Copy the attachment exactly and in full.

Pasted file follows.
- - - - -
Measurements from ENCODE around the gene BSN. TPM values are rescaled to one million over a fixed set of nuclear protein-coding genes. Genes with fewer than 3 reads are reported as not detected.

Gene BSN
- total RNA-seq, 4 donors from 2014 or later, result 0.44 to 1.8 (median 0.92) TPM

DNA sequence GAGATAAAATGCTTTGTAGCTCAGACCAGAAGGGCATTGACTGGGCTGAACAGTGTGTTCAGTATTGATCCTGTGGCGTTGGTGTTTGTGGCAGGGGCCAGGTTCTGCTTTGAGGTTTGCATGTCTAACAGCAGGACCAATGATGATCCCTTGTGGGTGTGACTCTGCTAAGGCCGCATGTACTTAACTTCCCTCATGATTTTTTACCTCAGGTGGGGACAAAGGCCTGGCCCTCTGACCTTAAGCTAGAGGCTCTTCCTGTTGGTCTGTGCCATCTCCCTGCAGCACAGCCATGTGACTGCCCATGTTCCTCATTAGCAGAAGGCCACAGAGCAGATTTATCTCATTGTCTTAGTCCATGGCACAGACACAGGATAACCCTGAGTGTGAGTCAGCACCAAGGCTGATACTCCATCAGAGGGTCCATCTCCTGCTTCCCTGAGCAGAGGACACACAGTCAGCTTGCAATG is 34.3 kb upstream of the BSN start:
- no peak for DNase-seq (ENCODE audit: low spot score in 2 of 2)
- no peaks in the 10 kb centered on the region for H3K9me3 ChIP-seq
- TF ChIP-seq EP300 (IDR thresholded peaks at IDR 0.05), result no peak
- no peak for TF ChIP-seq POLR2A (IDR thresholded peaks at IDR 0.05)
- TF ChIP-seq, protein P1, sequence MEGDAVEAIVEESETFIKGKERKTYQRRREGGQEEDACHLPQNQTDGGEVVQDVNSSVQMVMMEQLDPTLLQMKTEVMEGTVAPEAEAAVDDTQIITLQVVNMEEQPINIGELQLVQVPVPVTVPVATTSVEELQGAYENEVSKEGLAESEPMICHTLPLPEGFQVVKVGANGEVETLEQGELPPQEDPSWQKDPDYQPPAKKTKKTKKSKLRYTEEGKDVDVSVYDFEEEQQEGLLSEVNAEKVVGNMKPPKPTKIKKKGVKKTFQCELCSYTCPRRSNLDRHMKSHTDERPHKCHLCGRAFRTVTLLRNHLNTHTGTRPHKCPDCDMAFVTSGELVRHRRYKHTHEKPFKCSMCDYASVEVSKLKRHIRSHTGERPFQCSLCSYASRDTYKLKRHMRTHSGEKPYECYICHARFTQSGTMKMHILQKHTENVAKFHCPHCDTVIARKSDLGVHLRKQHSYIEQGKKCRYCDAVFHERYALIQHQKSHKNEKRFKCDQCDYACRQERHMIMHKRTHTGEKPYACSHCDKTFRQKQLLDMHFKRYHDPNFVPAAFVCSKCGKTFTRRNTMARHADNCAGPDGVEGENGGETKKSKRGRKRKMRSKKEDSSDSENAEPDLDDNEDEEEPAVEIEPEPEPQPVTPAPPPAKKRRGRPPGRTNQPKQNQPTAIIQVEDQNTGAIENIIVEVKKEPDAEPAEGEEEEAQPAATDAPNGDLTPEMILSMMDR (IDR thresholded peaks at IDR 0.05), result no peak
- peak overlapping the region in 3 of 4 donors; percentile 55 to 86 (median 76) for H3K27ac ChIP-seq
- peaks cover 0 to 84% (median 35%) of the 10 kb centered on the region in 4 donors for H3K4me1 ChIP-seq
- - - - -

Measurements from ENCODE around the gene BSN. TPM values are rescaled to one million over a fixed set of nuclear protein-coding genes. Genes with fewer than 3 reads are reported as not detected.

Gene BSN
- total RNA-seq, 4 donors from 2014 or later, result 0.44 to 1.8 (median 0.92) TPM

DNA sequence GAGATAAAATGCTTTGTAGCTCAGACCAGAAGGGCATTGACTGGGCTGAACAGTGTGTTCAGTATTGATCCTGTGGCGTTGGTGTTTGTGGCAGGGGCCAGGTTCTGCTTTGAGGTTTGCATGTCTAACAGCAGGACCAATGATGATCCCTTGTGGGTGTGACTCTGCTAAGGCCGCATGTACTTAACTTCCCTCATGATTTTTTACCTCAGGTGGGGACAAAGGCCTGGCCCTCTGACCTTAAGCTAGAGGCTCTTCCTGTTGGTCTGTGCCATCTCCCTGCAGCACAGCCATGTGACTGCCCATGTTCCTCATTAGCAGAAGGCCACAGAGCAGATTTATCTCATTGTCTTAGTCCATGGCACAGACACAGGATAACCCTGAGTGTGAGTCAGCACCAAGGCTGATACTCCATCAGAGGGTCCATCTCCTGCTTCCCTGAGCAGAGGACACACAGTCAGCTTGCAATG is 34.3 kb upstream of the BSN start:
- no peak for DNase-seq (ENCODE audit: low spot score in 2 of 2)
- no peaks in the 10 kb centered on the region for H3K9me3 ChIP-seq
- TF ChIP-seq EP300 (IDR thresholded peaks at IDR 0.05), result no peak
- no peak for TF ChIP-seq POLR2A (IDR thresholded peaks at IDR 0.05)
- TF ChIP-seq, protein P1, sequence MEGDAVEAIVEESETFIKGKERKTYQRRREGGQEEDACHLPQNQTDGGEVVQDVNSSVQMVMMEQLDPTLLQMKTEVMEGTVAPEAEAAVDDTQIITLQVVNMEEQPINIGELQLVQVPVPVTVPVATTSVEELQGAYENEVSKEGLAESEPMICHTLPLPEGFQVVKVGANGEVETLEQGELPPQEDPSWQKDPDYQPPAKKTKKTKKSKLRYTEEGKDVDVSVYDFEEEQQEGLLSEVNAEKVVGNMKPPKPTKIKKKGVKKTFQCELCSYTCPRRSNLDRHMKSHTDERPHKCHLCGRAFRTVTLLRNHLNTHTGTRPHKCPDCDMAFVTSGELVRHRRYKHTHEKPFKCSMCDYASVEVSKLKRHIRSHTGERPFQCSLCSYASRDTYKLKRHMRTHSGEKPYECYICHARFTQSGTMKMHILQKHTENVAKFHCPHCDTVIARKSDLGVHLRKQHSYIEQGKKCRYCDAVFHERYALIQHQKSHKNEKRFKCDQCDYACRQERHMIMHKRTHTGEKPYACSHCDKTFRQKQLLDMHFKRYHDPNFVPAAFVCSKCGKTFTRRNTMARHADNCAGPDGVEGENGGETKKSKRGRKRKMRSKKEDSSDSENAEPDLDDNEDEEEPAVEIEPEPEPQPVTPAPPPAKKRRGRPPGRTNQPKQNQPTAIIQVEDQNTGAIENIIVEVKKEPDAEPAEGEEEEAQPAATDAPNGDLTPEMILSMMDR (IDR thresholded peaks at IDR 0.05), result no peak
- peak overlapping the region in 3 of 4 donors; percentile 55 to 86 (median 76) for H3K27ac ChIP-seq
- peaks cover 0 to 84% (median 35%) of the 10 kb centered on the region in 4 donors for H3K4me1 ChIP-seq